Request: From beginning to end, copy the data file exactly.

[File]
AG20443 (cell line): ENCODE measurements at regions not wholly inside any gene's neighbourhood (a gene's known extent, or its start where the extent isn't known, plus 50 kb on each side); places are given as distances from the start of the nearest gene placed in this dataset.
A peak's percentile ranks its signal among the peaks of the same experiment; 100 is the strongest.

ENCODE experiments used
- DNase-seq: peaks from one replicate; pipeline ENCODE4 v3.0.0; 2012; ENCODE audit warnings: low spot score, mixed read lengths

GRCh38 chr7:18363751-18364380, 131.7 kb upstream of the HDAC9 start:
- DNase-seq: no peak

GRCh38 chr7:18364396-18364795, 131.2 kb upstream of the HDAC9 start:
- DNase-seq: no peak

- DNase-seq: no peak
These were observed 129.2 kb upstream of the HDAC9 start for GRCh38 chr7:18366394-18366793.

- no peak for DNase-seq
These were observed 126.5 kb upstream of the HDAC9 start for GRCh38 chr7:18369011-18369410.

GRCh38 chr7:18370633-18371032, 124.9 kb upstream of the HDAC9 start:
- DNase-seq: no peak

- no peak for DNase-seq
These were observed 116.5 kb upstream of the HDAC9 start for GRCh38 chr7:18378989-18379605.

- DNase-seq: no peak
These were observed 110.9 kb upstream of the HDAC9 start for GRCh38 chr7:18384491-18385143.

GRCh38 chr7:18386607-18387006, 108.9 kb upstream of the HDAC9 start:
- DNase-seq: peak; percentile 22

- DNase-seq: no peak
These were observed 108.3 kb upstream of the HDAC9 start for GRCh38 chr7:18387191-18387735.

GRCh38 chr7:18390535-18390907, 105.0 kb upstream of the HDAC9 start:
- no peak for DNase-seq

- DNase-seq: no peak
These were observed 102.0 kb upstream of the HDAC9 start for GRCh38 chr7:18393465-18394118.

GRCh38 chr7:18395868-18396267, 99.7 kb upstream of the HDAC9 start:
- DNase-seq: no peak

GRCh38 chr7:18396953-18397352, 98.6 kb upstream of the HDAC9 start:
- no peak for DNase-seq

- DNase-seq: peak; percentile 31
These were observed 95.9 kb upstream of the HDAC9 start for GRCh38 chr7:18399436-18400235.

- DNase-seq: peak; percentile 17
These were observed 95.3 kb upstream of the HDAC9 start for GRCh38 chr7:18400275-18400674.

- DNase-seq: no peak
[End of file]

AG20443 (cell line): ENCODE measurements at regions not wholly inside any gene's neighbourhood (a gene's known extent, or its start where the extent isn't known, plus 50 kb on each side); places are given as distances from the start of the nearest gene placed in this dataset.
A peak's percentile ranks its signal among the peaks of the same experiment; 100 is the strongest.

ENCODE experiments used
- DNase-seq: peaks from one replicate; pipeline ENCODE4 v3.0.0; 2012; ENCODE audit warnings: low spot score, mixed read lengths

GRCh38 chr7:18363751-18364380, 131.7 kb upstream of the HDAC9 start:
- DNase-seq: no peak

GRCh38 chr7:18364396-18364795, 131.2 kb upstream of the HDAC9 start:
- DNase-seq: no peak

- DNase-seq: no peak
These were observed 129.2 kb upstream of the HDAC9 start for GRCh38 chr7:18366394-18366793.

- no peak for DNase-seq
These were observed 126.5 kb upstream of the HDAC9 start for GRCh38 chr7:18369011-18369410.

GRCh38 chr7:18370633-18371032, 124.9 kb upstream of the HDAC9 start:
- DNase-seq: no peak

- no peak for DNase-seq
These were observed 116.5 kb upstream of the HDAC9 start for GRCh38 chr7:18378989-18379605.

- DNase-seq: no peak
These were observed 110.9 kb upstream of the HDAC9 start for GRCh38 chr7:18384491-18385143.

GRCh38 chr7:18386607-18387006, 108.9 kb upstream of the HDAC9 start:
- DNase-seq: peak; percentile 22

- DNase-seq: no peak
These were observed 108.3 kb upstream of the HDAC9 start for GRCh38 chr7:18387191-18387735.

GRCh38 chr7:18390535-18390907, 105.0 kb upstream of the HDAC9 start:
- no peak for DNase-seq

- DNase-seq: no peak
These were observed 102.0 kb upstream of the HDAC9 start for GRCh38 chr7:18393465-18394118.

GRCh38 chr7:18395868-18396267, 99.7 kb upstream of the HDAC9 start:
- DNase-seq: no peak

GRCh38 chr7:18396953-18397352, 98.6 kb upstream of the HDAC9 start:
- no peak for DNase-seq

- DNase-seq: peak; percentile 31
These were observed 95.9 kb upstream of the HDAC9 start for GRCh38 chr7:18399436-18400235.

- DNase-seq: peak; percentile 17
These were observed 95.3 kb upstream of the HDAC9 start for GRCh38 chr7:18400275-18400674.

- DNase-seq: no peak